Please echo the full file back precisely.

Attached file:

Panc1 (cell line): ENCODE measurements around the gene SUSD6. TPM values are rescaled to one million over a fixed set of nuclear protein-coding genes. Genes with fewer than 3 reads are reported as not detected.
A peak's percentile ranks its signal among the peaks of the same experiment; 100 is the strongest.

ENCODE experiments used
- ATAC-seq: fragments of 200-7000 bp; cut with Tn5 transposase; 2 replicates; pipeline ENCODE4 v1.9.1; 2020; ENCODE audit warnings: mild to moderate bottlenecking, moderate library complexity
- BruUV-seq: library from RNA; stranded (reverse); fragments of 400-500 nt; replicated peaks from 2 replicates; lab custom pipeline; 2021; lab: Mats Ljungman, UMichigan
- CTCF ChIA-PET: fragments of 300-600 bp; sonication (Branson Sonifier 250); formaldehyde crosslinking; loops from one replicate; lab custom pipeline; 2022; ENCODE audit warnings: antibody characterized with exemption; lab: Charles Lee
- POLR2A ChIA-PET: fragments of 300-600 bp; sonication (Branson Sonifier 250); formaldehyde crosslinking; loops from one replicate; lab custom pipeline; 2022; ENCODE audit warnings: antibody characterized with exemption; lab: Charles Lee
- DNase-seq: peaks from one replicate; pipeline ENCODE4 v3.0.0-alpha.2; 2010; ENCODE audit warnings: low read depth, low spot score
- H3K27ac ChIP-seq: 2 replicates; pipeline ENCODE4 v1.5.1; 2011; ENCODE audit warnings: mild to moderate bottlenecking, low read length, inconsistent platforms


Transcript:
Panc1 (cell line): ENCODE measurements around the gene SUSD6. TPM values are rescaled to one million over a fixed set of nuclear protein-coding genes. Genes with fewer than 3 reads are reported as not detected.
A peak's percentile ranks its signal among the peaks of the same experiment; 100 is the strongest.

ENCODE experiments used
- ATAC-seq: fragments of 200-7000 bp; cut with Tn5 transposase; 2 replicates; pipeline ENCODE4 v1.9.1; 2020; ENCODE audit warnings: mild to moderate bottlenecking, moderate library complexity
- BruUV-seq: library from RNA; stranded (reverse); fragments of 400-500 nt; replicated peaks from 2 replicates; lab custom pipeline; 2021; lab: Mats Ljungman, UMichigan
- CTCF ChIA-PET: fragments of 300-600 bp; sonication (Branson Sonifier 250); formaldehyde crosslinking; loops from one replicate; lab custom pipeline; 2022; ENCODE audit warnings: antibody characterized with exemption; lab: Charles Lee
- POLR2A ChIA-PET: fragments of 300-600 bp; sonication (Branson Sonifier 250); formaldehyde crosslinking; loops from one replicate; lab custom pipeline; 2022; ENCODE audit warnings: antibody characterized with exemption; lab: Charles Lee
- DNase-seq: peaks from one replicate; pipeline ENCODE4 v3.0.0-alpha.2; 2010; ENCODE audit warnings: low read depth, low spot score
- H3K27ac ChIP-seq: 2 replicates; pipeline ENCODE4 v1.5.1; 2011; ENCODE audit warnings: mild to moderate bottlenecking, low read length, inconsistent platforms